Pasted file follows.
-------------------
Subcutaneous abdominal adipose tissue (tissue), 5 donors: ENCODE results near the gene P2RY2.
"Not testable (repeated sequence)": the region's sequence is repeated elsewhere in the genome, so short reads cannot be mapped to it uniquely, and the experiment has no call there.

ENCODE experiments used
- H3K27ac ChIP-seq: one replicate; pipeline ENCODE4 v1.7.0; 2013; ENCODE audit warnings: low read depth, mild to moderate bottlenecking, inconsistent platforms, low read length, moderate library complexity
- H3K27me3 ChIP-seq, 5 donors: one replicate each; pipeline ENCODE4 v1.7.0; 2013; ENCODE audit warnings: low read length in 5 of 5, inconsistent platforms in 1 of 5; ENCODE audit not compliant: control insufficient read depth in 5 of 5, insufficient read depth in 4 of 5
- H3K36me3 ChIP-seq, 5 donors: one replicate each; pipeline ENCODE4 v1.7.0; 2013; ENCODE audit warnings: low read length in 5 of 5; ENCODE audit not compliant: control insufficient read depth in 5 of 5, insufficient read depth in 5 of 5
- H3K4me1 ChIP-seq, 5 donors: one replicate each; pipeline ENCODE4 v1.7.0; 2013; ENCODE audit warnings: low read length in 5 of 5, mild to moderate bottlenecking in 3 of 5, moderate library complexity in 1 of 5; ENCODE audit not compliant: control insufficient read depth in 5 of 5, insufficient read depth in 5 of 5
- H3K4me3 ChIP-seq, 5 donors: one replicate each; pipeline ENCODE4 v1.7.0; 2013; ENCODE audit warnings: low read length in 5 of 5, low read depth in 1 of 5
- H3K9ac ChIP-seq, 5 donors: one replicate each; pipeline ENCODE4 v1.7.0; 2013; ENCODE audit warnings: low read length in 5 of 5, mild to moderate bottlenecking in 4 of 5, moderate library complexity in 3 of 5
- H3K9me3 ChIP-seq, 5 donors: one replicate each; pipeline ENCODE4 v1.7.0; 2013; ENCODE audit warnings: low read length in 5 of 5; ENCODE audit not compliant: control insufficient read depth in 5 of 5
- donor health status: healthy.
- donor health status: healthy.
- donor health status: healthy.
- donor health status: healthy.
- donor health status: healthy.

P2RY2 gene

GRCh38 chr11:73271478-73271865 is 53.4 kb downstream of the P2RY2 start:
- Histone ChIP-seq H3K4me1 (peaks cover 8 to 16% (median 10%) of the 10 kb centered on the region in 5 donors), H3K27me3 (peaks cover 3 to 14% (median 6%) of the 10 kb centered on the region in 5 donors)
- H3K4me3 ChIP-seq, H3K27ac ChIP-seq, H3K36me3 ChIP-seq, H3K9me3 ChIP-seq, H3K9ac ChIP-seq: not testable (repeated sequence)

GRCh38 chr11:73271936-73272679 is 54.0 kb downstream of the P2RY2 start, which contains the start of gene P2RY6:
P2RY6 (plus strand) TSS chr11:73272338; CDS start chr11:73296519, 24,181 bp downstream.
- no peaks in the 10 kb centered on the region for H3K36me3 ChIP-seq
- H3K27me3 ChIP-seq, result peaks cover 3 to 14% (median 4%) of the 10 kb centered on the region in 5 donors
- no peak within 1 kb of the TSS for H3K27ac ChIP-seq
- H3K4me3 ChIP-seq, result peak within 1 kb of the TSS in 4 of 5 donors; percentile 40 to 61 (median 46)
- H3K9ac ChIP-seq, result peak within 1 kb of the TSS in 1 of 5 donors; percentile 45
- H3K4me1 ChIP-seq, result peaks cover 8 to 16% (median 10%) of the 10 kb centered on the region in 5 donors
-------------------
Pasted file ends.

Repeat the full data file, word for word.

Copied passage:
Subcutaneous abdominal adipose tissue (tissue), 5 donors: ENCODE results near the gene P2RY2.
"Not testable (repeated sequence)": the region's sequence is repeated elsewhere in the genome, so short reads cannot be mapped to it uniquely, and the experiment has no call there.

ENCODE experiments used
- H3K27ac ChIP-seq: one replicate; pipeline ENCODE4 v1.7.0; 2013; ENCODE audit warnings: low read depth, mild to moderate bottlenecking, inconsistent platforms, low read length, moderate library complexity
- H3K27me3 ChIP-seq, 5 donors: one replicate each; pipeline ENCODE4 v1.7.0; 2013; ENCODE audit warnings: low read length in 5 of 5, inconsistent platforms in 1 of 5; ENCODE audit not compliant: control insufficient read depth in 5 of 5, insufficient read depth in 4 of 5
- H3K36me3 ChIP-seq, 5 donors: one replicate each; pipeline ENCODE4 v1.7.0; 2013; ENCODE audit warnings: low read length in 5 of 5; ENCODE audit not compliant: control insufficient read depth in 5 of 5, insufficient read depth in 5 of 5
- H3K4me1 ChIP-seq, 5 donors: one replicate each; pipeline ENCODE4 v1.7.0; 2013; ENCODE audit warnings: low read length in 5 of 5, mild to moderate bottlenecking in 3 of 5, moderate library complexity in 1 of 5; ENCODE audit not compliant: control insufficient read depth in 5 of 5, insufficient read depth in 5 of 5
- H3K4me3 ChIP-seq, 5 donors: one replicate each; pipeline ENCODE4 v1.7.0; 2013; ENCODE audit warnings: low read length in 5 of 5, low read depth in 1 of 5
- H3K9ac ChIP-seq, 5 donors: one replicate each; pipeline ENCODE4 v1.7.0; 2013; ENCODE audit warnings: low read length in 5 of 5, mild to moderate bottlenecking in 4 of 5, moderate library complexity in 3 of 5
- H3K9me3 ChIP-seq, 5 donors: one replicate each; pipeline ENCODE4 v1.7.0; 2013; ENCODE audit warnings: low read length in 5 of 5; ENCODE audit not compliant: control insufficient read depth in 5 of 5
- donor health status: healthy.
- donor health status: healthy.
- donor health status: healthy.
- donor health status: healthy.
- donor health status: healthy.

P2RY2 gene

GRCh38 chr11:73271478-73271865 is 53.4 kb downstream of the P2RY2 start:
- Histone ChIP-seq H3K4me1 (peaks cover 8 to 16% (median 10%) of the 10 kb centered on the region in 5 donors), H3K27me3 (peaks cover 3 to 14% (median 6%) of the 10 kb centered on the region in 5 donors)
- H3K4me3 ChIP-seq, H3K27ac ChIP-seq, H3K36me3 ChIP-seq, H3K9me3 ChIP-seq, H3K9ac ChIP-seq: not testable (repeated sequence)

GRCh38 chr11:73271936-73272679 is 54.0 kb downstream of the P2RY2 start, which contains the start of gene P2RY6:
P2RY6 (plus strand) TSS chr11:73272338; CDS start chr11:73296519, 24,181 bp downstream.
- no peaks in the 10 kb centered on the region for H3K36me3 ChIP-seq
- H3K27me3 ChIP-seq, result peaks cover 3 to 14% (median 4%) of the 10 kb centered on the region in 5 donors
- no peak within 1 kb of the TSS for H3K27ac ChIP-seq
- H3K4me3 ChIP-seq, result peak within 1 kb of the TSS in 4 of 5 donors; percentile 40 to 61 (median 46)
- H3K9ac ChIP-seq, result peak within 1 kb of the TSS in 1 of 5 donors; percentile 45
- H3K4me1 ChIP-seq, result peaks cover 8 to 16% (median 10%) of the 10 kb centered on the region in 5 donors